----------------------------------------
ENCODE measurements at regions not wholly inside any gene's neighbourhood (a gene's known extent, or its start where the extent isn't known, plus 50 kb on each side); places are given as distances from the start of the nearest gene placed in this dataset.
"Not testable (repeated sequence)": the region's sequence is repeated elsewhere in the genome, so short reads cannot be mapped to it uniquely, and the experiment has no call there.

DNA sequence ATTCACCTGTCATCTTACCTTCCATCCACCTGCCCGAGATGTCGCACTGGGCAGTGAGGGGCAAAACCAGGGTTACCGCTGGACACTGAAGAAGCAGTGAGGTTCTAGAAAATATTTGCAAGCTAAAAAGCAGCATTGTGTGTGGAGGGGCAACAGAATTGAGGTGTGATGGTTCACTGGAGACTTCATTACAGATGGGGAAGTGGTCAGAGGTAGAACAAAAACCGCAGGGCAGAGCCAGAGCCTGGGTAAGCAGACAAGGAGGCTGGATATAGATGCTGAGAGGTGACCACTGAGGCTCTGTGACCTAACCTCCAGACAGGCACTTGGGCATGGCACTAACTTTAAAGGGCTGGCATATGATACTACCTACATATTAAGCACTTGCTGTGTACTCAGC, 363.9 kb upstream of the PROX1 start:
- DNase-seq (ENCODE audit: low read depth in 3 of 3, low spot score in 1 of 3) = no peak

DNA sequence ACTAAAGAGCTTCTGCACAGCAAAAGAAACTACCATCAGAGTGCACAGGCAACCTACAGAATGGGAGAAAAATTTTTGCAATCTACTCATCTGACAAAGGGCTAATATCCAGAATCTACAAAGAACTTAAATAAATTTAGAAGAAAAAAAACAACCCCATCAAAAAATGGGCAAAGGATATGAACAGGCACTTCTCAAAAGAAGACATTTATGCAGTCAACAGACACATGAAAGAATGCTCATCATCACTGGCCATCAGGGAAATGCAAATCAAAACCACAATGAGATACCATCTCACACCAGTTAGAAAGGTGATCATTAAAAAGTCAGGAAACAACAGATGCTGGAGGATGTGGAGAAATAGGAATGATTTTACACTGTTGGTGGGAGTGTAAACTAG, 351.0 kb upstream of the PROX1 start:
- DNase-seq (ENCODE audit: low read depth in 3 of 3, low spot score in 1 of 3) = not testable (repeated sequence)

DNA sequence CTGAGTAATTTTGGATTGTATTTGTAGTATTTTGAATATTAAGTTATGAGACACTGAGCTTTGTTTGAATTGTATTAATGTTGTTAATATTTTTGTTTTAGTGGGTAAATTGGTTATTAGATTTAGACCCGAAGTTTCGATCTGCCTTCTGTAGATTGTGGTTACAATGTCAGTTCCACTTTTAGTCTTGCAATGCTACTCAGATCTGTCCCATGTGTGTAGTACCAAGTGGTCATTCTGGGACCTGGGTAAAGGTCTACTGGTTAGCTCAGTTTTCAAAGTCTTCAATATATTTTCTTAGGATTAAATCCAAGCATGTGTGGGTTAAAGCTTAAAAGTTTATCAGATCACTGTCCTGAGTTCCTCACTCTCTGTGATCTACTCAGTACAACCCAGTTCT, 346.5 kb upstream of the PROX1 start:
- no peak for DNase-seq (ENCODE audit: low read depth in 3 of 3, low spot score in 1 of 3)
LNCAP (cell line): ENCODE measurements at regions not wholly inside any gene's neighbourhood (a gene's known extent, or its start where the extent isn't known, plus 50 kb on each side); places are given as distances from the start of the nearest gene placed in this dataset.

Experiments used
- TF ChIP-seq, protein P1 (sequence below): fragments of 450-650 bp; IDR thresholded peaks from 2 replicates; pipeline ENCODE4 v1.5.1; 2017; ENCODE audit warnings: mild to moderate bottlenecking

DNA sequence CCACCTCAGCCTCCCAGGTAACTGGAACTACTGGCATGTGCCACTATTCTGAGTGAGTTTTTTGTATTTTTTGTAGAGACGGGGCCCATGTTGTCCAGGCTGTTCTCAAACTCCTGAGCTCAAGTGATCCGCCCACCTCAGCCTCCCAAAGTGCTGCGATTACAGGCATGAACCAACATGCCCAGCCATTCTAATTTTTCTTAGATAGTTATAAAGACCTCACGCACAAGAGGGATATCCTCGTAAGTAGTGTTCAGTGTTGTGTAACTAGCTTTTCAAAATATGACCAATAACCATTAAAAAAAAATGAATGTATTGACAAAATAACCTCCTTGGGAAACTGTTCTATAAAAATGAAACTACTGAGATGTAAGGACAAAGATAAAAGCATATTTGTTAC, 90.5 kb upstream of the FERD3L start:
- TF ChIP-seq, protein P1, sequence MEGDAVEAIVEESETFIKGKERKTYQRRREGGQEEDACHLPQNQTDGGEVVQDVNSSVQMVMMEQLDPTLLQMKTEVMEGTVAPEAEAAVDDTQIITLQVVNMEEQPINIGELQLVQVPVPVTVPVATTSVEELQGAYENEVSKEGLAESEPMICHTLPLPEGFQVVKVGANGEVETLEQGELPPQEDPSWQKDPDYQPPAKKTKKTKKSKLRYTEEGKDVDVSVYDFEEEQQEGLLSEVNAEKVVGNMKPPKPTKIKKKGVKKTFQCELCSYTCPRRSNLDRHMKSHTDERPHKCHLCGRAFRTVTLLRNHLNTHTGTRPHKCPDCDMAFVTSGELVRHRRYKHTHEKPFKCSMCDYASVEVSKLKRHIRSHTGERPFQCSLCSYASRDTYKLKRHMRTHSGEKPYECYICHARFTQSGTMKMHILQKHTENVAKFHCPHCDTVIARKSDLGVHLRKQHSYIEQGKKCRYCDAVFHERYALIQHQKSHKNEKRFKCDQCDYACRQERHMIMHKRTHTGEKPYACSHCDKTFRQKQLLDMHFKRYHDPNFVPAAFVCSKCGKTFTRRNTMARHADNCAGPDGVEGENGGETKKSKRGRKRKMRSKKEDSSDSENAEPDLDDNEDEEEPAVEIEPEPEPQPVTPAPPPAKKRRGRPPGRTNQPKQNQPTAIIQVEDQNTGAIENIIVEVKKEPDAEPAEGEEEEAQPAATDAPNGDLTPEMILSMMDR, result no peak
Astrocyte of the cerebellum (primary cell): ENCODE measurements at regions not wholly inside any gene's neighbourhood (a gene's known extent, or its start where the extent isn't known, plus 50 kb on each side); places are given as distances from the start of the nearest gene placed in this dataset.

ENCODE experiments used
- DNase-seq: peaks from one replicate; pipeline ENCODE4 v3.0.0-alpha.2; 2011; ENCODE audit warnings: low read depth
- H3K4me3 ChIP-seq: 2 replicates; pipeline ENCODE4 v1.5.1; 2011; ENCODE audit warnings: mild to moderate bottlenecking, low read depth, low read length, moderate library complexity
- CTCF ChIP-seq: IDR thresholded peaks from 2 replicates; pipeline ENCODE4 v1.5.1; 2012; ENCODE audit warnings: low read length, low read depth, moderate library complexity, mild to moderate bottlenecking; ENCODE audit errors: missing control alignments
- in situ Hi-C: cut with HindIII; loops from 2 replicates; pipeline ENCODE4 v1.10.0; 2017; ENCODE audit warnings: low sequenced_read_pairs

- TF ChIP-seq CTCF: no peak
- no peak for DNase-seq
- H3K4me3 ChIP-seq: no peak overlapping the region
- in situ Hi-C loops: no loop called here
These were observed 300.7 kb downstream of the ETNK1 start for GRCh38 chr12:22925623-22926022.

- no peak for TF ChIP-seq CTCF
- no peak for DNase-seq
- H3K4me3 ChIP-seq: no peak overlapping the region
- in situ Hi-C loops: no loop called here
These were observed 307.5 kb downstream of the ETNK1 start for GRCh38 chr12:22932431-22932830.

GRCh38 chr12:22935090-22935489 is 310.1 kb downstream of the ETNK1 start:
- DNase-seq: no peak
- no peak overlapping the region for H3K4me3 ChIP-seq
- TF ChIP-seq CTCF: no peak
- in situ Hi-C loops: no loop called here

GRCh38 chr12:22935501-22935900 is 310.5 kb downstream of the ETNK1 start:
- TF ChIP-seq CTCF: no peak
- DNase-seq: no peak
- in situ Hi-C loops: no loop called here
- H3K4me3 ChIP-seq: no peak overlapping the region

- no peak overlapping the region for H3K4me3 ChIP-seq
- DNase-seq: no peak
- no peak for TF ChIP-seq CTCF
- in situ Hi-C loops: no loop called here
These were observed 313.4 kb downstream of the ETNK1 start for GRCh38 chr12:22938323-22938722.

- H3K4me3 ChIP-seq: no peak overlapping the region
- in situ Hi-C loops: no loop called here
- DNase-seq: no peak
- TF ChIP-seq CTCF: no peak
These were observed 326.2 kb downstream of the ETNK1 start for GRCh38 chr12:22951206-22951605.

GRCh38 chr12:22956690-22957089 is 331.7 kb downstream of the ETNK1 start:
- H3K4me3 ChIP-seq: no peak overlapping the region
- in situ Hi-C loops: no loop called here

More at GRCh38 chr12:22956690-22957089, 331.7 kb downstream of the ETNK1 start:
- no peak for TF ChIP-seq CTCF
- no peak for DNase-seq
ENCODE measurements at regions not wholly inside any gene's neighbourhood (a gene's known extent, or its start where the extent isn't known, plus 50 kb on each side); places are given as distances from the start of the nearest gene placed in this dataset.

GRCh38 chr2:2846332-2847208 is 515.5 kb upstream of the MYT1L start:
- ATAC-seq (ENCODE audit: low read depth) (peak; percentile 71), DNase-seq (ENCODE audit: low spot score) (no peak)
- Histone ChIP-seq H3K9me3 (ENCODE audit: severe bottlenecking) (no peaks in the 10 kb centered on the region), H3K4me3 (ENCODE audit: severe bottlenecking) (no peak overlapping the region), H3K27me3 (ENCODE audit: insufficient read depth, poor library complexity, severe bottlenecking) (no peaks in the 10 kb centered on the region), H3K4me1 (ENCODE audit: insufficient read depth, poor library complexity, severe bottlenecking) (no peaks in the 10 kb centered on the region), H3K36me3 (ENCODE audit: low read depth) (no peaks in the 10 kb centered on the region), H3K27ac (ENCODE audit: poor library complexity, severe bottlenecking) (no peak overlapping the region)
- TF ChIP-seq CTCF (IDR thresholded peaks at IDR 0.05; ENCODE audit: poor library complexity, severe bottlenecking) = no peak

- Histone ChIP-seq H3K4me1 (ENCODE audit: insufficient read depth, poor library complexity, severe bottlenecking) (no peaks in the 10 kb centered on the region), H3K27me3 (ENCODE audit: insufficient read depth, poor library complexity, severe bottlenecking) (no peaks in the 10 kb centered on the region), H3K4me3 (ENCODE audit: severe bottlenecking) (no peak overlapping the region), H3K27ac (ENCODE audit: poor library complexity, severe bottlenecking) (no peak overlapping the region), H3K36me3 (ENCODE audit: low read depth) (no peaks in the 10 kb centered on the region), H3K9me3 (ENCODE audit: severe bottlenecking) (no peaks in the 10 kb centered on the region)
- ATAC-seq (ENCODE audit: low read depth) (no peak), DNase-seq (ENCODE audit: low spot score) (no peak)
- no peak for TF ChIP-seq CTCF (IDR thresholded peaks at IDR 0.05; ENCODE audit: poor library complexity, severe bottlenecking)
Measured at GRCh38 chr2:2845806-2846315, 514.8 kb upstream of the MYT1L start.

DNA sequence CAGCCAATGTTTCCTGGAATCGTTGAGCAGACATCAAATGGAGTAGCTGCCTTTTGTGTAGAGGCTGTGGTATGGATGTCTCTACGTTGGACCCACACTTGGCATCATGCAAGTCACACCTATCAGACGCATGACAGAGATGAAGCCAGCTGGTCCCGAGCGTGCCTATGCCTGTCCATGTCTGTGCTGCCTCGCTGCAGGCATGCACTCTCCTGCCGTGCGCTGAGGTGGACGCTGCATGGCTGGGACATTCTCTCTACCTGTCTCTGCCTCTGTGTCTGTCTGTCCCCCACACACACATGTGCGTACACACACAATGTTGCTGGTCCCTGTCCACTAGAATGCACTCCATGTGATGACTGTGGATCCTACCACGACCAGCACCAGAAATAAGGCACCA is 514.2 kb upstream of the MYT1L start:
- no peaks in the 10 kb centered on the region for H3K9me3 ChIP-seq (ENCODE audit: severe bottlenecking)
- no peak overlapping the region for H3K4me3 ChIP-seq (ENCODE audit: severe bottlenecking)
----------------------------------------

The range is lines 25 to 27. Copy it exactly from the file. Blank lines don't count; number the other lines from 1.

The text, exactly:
- no peak for TF ChIP-seq CTCF
- no peak for DNase-seq
- H3K4me3 ChIP-seq: no peak overlapping the region